Synchronised swimming looking to go mainstream
Ryon Jones, Gleaner Writer
The Amateur Swimming Association of Jamaica (ASAJ) is looking to change the perception of synchronised swimming in Jamaica from that of an elitist sport to a more inclusive one.
Synchronised swimming is a hybrid form of swimming, dance and gymnastics. It consists of swimmers performing a synchronised routine of elaborate moves in the water, accompanied by music.
Jamaicans will next get the opportunity to see their compatriots competing in synchronised swimming at the 25th staging of the CARIFTA Aquatics Championship, to be held in Jamaica between April 3-6 at the National Stadium pool.
Diahann Campbell, marketing chairperson for CARIFTA 25 - the swimming aspect of the Games - is looking to give the sport maximum exposure in Jamaica.
"What we are doing now is educating, exposing and sharing the sport with anybody and everybody who wants to listen because it is unfortunately perceived as an elitist sport and we are trying to dispel that belief ... . You should know what it is so when it comes to Jamaica in any shape, size or form we should be embracing it," she said.
There are currently 40 athletes involved in synchronised swimming in Jamaica, but only one of these athletes is from outside of Kingston. Campbell is, however, desirous of seeing other people getting involved.
"It is open to both males and females, but at the Olympic level it is only females. The fundamentals of synchronised swimming make you a better competitive swimmer because you have to control your breathing, you have to control your body, and it makes you more agile and fierce in the water. So, any competitive swimmer who exposes himself or herself to synchronised swimming will be better."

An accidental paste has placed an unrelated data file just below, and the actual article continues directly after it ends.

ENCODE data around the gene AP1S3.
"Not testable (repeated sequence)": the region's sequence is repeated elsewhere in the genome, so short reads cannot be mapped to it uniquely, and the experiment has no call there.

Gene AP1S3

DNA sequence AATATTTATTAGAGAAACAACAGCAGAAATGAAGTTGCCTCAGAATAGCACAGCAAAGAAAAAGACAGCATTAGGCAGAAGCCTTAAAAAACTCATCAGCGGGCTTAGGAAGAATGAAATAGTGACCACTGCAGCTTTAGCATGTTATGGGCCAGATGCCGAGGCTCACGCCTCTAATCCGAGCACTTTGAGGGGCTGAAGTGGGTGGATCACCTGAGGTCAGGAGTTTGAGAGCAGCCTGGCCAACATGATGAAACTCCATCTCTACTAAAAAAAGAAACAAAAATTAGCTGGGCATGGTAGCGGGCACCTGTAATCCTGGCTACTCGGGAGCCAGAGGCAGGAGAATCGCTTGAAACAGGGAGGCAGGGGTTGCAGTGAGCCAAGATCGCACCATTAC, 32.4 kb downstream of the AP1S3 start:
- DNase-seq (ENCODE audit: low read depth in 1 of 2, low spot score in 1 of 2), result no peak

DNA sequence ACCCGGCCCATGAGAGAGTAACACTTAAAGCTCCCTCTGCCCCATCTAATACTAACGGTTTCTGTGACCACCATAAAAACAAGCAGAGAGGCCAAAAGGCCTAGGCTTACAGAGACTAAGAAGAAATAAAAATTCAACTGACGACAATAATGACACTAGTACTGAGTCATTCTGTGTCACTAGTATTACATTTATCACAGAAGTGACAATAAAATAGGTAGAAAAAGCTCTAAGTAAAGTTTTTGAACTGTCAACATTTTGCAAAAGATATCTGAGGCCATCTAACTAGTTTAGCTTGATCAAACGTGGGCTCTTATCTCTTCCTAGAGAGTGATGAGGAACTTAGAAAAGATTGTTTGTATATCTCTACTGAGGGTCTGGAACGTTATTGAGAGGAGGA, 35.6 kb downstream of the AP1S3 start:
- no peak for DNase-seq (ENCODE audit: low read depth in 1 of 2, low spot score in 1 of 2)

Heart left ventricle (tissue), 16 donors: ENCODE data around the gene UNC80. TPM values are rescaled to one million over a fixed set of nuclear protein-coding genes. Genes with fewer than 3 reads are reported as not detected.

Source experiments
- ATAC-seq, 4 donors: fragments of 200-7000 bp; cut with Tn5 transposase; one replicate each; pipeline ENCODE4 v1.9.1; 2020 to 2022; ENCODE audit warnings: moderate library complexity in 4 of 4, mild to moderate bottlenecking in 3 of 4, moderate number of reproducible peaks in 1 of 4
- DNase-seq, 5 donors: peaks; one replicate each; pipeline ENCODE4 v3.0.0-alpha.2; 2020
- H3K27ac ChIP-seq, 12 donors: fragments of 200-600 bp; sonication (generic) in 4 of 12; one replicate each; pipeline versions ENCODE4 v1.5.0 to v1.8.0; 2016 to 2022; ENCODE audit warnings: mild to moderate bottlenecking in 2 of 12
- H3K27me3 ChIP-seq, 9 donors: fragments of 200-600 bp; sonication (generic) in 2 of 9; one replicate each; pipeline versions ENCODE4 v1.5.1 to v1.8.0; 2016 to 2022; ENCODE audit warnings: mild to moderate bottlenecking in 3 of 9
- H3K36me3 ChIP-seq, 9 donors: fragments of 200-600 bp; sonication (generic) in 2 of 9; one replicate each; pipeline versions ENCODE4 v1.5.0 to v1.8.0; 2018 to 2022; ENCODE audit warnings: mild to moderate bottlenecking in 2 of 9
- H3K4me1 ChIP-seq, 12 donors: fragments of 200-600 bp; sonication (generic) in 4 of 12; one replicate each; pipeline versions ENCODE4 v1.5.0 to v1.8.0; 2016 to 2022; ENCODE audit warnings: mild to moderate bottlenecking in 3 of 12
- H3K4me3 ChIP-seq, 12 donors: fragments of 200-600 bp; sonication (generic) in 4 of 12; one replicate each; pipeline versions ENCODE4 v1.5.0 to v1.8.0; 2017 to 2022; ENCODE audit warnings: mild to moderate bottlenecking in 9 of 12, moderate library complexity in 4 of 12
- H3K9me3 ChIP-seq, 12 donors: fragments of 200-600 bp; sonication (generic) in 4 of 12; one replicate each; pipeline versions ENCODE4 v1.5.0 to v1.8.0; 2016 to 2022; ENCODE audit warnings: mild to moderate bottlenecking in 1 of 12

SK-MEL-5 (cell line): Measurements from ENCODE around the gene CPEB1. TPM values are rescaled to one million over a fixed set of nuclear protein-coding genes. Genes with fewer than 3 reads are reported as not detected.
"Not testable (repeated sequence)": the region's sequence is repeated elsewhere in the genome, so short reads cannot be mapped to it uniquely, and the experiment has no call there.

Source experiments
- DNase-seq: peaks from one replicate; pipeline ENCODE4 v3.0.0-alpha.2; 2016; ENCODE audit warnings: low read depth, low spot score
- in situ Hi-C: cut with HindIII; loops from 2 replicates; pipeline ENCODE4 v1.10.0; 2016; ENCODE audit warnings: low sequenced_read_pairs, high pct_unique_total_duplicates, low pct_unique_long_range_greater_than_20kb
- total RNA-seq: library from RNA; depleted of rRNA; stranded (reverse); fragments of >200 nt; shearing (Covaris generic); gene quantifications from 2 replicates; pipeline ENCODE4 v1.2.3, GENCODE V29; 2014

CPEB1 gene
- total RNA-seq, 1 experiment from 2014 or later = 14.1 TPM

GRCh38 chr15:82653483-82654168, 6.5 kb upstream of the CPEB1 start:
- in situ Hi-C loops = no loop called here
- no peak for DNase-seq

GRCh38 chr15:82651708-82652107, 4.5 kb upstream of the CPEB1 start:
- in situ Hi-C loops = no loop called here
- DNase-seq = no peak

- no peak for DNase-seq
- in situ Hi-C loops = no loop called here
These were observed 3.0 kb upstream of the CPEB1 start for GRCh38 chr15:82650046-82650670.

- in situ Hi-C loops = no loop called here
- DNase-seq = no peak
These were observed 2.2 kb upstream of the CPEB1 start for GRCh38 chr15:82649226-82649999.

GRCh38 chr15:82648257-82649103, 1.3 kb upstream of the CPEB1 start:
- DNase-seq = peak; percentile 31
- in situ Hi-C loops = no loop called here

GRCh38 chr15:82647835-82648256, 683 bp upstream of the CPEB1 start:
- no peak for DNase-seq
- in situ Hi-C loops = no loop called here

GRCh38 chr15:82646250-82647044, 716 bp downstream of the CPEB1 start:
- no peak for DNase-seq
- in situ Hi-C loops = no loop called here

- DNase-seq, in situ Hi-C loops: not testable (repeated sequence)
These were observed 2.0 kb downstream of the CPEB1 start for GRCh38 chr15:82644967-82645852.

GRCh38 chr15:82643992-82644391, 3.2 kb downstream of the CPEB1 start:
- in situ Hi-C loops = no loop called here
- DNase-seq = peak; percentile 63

A group of synchronised swimmers will be leaving the island on February 2 to participate in the St Paul's Invitational in Minnesota. The actual competition will be between February 5 and 6, but there will be a training component, which will be led by the United States national team. The Jamaicans are slated to return on February 7.
Campbell also said they lacked proper funding, but she remained hopeful that more support would be forthcoming to help the programme.
Campbell said: "One can never be satisfied with money in your pocket. There is an innate desire for more, but in this instance, it is a genuine case, because it is expensive to fund an athlete.
"For the trip to Minnesota, one ticket alone is $47,000, then you're looking at costumes, and if you are an athlete, you have to have a special diet and pool time," she explained.
"Unfortunately, once your sport is not heavily recognised it will not be heavily supported financially. But you cannot get the achievement unless you get the exposure. We just want somebody to assist with the development of the sport."